Note: For a better understanding of what TIF is and how a section of Polson became a TIF district, please read TIF Trouble in Polson – Part 1
TIF Can be Abused
Although TIF is generally sold to local governments as a tool to redevelop blighted areas, some places have abused this and relied on TIF for uses well beyond their original intent. The term blighted becomes a stretch of the imagination.
One example is California which was the first state to use TIF. It began in 1952 and became more popular in the 80s and 90s. The program has ended because redevelopment agencies began declaring things like undeveloped deserts and better neighborhoods “blighted.” The debt has become unmanageable.
Another noticeable problem occurs when TIF districts become subject to local politics and favoritism. A recent report from Hackensack, New Jersey (J.D. Tuccille, 6/13/13) stated that voters booted out the entire city council. Controversy had been brewing because citizens criticized Hackensack’s redevelopment projects, calling them “sweetheart deals and special privileges for politically connected property owners and developers.” Last month, the Appellate Division of the state Superior Court agreed, ruling the Planning Board didn’t properly prove that those properties were blighted and “in need of redevelopment.”
Evidence of TIF Abuse in Polson
The Riverside Stairway is an example of someone looking for a pot of money. City Commission meeting minutes (6/7/10) stated that “donations [were] being solicited by the Polson Business Community for the stairway at Riverside Park [by] selling plaques to be installed on the stairs with the donors’ name. They [hoped] the stairs would be completed by this summer.” The goal was not met so the PRA was asked to help them out the following year. City Commission meeting minutes (6/6/11) had this agenda item: APPROVE PRA RECOMMENDATION TO CONTRIBUTE $6,300 OF THE TIF FUNDS TO RIVERSIDE PARK STAIR COMPLETION PROJECT. The spending was approved and Mayor DeVries showed her support by stating that “other cities had used TIF funds for similar public projects, with the thought that it enhanced the surrounding properties.” How about “if everyone jumps off the cliff, should we? “ Wrong is wrong, no matter how many people are doing it.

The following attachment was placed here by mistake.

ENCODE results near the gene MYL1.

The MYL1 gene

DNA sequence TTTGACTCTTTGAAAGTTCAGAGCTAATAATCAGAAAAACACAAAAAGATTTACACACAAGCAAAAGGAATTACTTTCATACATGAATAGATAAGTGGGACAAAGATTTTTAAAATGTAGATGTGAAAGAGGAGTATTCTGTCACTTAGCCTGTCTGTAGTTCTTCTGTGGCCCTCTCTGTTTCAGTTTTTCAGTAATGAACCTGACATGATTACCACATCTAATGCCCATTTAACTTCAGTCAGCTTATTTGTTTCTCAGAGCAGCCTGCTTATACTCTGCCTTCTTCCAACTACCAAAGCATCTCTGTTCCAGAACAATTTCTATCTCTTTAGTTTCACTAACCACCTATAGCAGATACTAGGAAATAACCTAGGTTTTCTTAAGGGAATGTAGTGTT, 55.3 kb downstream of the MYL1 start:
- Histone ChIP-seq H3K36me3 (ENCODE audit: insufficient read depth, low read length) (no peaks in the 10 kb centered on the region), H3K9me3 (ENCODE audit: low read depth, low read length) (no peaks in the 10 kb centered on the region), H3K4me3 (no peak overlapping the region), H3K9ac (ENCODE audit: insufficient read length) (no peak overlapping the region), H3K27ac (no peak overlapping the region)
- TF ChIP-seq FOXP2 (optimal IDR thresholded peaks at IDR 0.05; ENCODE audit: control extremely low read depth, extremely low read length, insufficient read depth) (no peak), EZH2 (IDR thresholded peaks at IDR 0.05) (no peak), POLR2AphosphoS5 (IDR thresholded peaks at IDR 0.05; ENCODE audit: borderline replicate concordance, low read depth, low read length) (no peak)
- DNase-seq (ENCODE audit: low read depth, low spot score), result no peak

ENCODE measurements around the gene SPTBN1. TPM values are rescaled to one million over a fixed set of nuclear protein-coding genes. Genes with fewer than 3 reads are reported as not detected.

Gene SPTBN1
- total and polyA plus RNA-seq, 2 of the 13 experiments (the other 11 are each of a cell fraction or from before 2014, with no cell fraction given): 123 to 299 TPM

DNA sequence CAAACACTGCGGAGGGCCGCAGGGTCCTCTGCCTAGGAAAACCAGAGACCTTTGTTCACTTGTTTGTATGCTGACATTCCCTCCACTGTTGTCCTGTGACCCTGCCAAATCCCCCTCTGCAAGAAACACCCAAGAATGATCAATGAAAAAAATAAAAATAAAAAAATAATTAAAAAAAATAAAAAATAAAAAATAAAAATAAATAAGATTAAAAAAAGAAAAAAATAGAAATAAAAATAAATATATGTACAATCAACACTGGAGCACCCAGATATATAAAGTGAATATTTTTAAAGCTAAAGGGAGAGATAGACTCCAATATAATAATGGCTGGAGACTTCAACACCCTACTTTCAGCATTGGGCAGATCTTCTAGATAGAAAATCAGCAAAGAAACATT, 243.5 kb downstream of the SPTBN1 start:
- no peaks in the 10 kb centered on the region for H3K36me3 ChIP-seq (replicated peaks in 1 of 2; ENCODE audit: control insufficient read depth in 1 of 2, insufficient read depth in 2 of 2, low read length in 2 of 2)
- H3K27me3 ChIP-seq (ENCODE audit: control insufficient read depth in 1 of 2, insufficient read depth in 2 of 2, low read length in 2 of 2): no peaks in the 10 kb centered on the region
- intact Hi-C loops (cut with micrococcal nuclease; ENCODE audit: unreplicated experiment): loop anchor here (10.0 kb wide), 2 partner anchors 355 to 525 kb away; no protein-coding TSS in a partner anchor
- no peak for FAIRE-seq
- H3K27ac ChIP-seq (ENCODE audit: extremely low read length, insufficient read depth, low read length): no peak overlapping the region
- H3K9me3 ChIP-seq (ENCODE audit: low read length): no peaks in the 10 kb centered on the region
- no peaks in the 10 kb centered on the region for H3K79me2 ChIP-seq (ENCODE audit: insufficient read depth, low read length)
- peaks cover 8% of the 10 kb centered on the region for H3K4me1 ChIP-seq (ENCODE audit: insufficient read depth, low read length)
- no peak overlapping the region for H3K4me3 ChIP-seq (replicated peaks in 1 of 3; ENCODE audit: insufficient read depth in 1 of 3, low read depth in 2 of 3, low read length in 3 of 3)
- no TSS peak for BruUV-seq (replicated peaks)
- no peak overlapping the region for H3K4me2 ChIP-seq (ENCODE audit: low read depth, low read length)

The walkway bridge under the Highway 93 bridge needs closer scrutiny. First, the influence of Envision Polson! must be questioned. This group has set goals for Polson based on their own personal interests (City Commission meeting minutes 5/5/12). The walkway under the bridge is one of their goals. When the Envision Polson! leader was asked to reveal who belongs to the group, the request was flatly rejected. Any group acting as a branch of the government should be identified.
Rationale for the walkway bridge under the bridge, presented at the City Commission meeting (3/4/13), does not pass the TIF test. Newly elected PRA chairman Ken Avison reported the rationale for the [walkway bridge under the bridge] comes in part from the document ‘Tax Increment Financing in Montana, A Manual for Local Governments and Economic and Community Development Agencies’ prepared by the Governor’s Office of Economic Development: These efforts should focus on demonstrating how TIF can, in the long run, benefit everyone through the elimination of blight and the development of necessary infrastructure to attract new investment” [emphasis added]. Let it be known there is no blight or necessary infrastructure in the walkway bridge under the bridge.
The hired bond attorney, Mr. Bob Murdo, brother-in-law to Jules Clavadetcher, said he researched “whether these projects fit within the TIF laws of Montana. He said the law authorizes infrastructure improvements that include walkways, park improvements and improvements to recreation areas” [emphasis added] The italicized terms in the previous sentence do not appear anywhere in the 57 page TIF manual Mr. Avison referred to and nothing like that is found in Montana Code under Urban Renewal.
One bit of rationale from Commissioner Campbell clearly shows how TIF can be abused by people with a wish list. He stated that, “[the walkway bridge under the bridge] has been a project in the mind of the townspeople for thirty years.” Several citizens spoke as proponents for the walkway bridge under the bridge, but none referred to blight or a deficiency in infrastructure.
In summary, it has become very clear that in Polson, a small group of people with special interests have a great deal of influence over how taxpayer money is spent and possibly with great financial risk. This TIF project is only one example. There are others. Awareness is the first step in bringing this under control.